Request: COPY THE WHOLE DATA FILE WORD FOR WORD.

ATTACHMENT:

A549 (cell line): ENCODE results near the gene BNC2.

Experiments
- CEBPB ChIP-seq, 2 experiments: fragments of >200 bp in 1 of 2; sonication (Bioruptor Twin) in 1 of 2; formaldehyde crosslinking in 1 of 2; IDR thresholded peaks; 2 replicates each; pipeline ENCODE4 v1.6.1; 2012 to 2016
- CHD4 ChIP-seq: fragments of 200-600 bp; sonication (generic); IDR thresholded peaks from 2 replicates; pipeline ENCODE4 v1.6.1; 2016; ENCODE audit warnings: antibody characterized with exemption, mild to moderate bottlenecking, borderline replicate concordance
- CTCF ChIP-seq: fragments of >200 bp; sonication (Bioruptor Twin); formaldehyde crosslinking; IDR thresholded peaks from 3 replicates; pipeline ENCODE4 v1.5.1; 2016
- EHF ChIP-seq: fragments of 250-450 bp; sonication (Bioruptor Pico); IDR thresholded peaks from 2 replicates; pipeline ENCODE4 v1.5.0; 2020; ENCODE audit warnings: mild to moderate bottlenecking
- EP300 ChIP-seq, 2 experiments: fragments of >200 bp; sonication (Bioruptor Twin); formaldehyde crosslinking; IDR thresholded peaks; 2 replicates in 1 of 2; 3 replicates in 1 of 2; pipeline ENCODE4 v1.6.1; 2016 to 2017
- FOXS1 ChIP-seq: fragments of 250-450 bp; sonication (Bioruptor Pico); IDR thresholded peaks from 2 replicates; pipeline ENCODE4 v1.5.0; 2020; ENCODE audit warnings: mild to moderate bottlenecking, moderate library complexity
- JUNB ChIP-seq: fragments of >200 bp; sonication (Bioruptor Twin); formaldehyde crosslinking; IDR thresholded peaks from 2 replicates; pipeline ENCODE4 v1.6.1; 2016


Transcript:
A549 (cell line): ENCODE results near the gene BNC2.

Experiments
- CEBPB ChIP-seq, 2 experiments: fragments of >200 bp in 1 of 2; sonication (Bioruptor Twin) in 1 of 2; formaldehyde crosslinking in 1 of 2; IDR thresholded peaks; 2 replicates each; pipeline ENCODE4 v1.6.1; 2012 to 2016
- CHD4 ChIP-seq: fragments of 200-600 bp; sonication (generic); IDR thresholded peaks from 2 replicates; pipeline ENCODE4 v1.6.1; 2016; ENCODE audit warnings: antibody characterized with exemption, mild to moderate bottlenecking, borderline replicate concordance
- CTCF ChIP-seq: fragments of >200 bp; sonication (Bioruptor Twin); formaldehyde crosslinking; IDR thresholded peaks from 3 replicates; pipeline ENCODE4 v1.5.1; 2016
- EHF ChIP-seq: fragments of 250-450 bp; sonication (Bioruptor Pico); IDR thresholded peaks from 2 replicates; pipeline ENCODE4 v1.5.0; 2020; ENCODE audit warnings: mild to moderate bottlenecking
- EP300 ChIP-seq, 2 experiments: fragments of >200 bp; sonication (Bioruptor Twin); formaldehyde crosslinking; IDR thresholded peaks; 2 replicates in 1 of 2; 3 replicates in 1 of 2; pipeline ENCODE4 v1.6.1; 2016 to 2017
- FOXS1 ChIP-seq: fragments of 250-450 bp; sonication (Bioruptor Pico); IDR thresholded peaks from 2 replicates; pipeline ENCODE4 v1.5.0; 2020; ENCODE audit warnings: mild to moderate bottlenecking, moderate library complexity
- JUNB ChIP-seq: fragments of >200 bp; sonication (Bioruptor Twin); formaldehyde crosslinking; IDR thresholded peaks from 2 replicates; pipeline ENCODE4 v1.6.1; 2016